Re: Operating system-level virtualization: how to make it?
On Tue, May 26, 2009 at 08:46:49PM +0200, Laurent Guignard wrote:
> On Fri, 22 May 2009 18:02:27 +0000, Sylvain Le Gall wrote:
> > On 22-05-2009, Sthu Deus <firstname.lastname@example.org> wrote:
> > > How I can organize a Operating system-level virtualization on a server
> > > for every service I would isolate?
> > Use a chroot (standard) or a vserver (search for vserver in debian
> > archives there is a kernel version and two packages for userland tools).
> > vserver is more flexible and allow you to assign IP address et al.
> Beyond the question, what is the interest to virtualize services. I understand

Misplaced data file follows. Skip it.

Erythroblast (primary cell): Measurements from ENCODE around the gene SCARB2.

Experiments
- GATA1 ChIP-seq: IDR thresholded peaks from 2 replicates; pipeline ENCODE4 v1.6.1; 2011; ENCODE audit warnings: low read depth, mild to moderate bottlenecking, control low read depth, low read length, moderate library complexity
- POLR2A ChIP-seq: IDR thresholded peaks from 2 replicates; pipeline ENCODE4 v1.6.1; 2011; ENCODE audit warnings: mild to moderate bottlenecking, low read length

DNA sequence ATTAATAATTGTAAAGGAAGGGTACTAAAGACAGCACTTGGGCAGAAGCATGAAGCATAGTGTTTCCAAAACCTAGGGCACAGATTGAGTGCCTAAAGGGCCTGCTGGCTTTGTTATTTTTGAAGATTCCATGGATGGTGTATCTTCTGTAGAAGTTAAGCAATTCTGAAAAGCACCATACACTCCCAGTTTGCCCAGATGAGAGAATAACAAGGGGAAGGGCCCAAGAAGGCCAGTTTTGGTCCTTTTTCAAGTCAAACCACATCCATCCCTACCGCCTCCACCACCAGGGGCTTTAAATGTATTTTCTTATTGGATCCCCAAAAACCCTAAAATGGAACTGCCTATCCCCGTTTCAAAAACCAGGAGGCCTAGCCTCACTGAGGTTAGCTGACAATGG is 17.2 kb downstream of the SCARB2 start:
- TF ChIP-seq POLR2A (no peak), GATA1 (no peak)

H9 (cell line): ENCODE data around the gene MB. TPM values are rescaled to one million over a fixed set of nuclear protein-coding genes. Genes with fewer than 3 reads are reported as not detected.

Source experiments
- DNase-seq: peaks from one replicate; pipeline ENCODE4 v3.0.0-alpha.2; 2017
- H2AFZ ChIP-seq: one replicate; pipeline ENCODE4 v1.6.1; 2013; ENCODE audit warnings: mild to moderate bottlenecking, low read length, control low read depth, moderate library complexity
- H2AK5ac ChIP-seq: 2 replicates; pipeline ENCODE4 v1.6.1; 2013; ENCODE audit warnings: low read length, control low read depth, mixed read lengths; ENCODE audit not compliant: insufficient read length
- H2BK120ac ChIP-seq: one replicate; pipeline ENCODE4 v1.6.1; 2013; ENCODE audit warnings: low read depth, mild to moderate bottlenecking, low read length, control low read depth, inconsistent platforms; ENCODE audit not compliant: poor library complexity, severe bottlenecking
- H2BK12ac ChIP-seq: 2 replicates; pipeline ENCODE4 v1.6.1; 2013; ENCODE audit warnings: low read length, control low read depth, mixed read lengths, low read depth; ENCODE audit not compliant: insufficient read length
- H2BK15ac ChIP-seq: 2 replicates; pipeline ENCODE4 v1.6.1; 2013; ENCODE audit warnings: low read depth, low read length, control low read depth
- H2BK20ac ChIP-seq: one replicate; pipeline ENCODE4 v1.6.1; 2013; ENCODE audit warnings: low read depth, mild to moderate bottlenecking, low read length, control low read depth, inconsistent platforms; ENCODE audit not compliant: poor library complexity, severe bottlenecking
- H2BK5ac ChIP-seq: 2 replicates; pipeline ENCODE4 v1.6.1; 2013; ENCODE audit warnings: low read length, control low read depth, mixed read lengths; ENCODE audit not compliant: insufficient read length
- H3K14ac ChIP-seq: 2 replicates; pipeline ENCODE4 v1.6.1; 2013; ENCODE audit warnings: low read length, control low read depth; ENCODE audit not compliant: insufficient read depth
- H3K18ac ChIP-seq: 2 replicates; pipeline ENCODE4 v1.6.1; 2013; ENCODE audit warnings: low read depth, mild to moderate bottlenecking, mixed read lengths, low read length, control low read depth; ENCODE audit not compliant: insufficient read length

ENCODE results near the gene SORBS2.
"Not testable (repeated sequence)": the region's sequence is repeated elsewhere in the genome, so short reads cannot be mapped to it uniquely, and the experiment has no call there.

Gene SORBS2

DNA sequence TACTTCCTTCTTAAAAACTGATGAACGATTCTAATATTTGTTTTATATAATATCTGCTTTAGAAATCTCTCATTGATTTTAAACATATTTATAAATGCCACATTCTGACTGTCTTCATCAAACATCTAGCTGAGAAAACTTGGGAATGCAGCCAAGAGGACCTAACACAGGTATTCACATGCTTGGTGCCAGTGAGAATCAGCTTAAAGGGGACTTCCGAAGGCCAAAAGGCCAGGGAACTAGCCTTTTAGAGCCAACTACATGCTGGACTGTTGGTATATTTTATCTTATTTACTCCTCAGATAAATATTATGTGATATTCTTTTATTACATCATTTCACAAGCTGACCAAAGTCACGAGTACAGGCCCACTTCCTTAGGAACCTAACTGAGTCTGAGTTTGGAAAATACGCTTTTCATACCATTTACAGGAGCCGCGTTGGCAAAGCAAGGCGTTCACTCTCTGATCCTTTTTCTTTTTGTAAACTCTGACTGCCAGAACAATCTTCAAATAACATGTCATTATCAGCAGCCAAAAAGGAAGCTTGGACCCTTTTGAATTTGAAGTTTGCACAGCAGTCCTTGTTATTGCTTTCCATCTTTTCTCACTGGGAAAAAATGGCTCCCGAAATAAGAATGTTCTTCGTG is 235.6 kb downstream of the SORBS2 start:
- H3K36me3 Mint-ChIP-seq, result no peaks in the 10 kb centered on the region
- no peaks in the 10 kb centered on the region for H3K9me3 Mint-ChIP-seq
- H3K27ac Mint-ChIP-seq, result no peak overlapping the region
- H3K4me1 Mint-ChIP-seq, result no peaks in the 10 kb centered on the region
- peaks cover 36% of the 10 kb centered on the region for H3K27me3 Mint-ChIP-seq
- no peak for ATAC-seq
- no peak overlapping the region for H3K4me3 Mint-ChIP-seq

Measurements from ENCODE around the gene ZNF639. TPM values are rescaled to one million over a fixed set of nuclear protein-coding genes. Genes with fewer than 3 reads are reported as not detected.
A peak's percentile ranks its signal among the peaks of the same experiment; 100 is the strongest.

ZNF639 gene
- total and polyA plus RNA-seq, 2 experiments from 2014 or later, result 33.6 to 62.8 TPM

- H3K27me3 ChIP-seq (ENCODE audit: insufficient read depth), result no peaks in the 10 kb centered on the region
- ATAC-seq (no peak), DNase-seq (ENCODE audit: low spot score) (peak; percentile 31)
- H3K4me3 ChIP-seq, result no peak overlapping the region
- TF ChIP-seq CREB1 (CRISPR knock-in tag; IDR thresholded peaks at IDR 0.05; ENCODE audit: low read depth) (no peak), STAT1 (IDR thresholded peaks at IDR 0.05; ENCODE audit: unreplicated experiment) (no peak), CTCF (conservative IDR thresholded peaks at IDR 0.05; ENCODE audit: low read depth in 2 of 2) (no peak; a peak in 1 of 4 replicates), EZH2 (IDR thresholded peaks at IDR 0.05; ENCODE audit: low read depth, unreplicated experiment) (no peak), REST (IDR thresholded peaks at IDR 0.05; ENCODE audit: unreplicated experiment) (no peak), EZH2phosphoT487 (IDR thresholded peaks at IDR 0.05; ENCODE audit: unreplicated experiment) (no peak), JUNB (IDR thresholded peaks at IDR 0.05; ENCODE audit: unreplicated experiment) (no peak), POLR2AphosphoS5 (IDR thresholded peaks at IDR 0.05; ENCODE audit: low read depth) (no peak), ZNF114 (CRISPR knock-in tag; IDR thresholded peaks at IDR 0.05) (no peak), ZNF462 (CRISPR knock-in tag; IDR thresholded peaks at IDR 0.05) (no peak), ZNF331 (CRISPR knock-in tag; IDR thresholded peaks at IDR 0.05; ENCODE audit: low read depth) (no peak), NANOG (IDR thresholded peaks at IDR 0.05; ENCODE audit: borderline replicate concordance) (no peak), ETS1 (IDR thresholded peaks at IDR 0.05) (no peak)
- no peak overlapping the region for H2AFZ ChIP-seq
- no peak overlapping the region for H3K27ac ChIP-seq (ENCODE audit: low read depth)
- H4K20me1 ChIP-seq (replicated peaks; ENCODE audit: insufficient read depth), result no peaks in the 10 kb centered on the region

> the need to virtualize different machine for OS specific server software,
> tests and so on.
> Is there anywhere to find when virtualization is the best way to solve a
> problem and when it isn't ?
Unless something has changed, to be really secure, virtualization has to
be fully supported in the hardware of the CPU so that there are no CPU
instructions that can be issued from within the virtual machine to break
out of it. i386/amd64 don't meet that criteria. I don't know what
other vendors have, but e.g. IBM's Power architecture does, and provides
logical partitions (LPARs) at the firmware level which appear to the OS
as a real piece of hardware.
AFAIK, virtualization on i386/amd64, beyond the os-specific software or
testing issues, is a gimmick. It may provide one extra layer for
someone to try to break out of but it also adds an extra layer to hold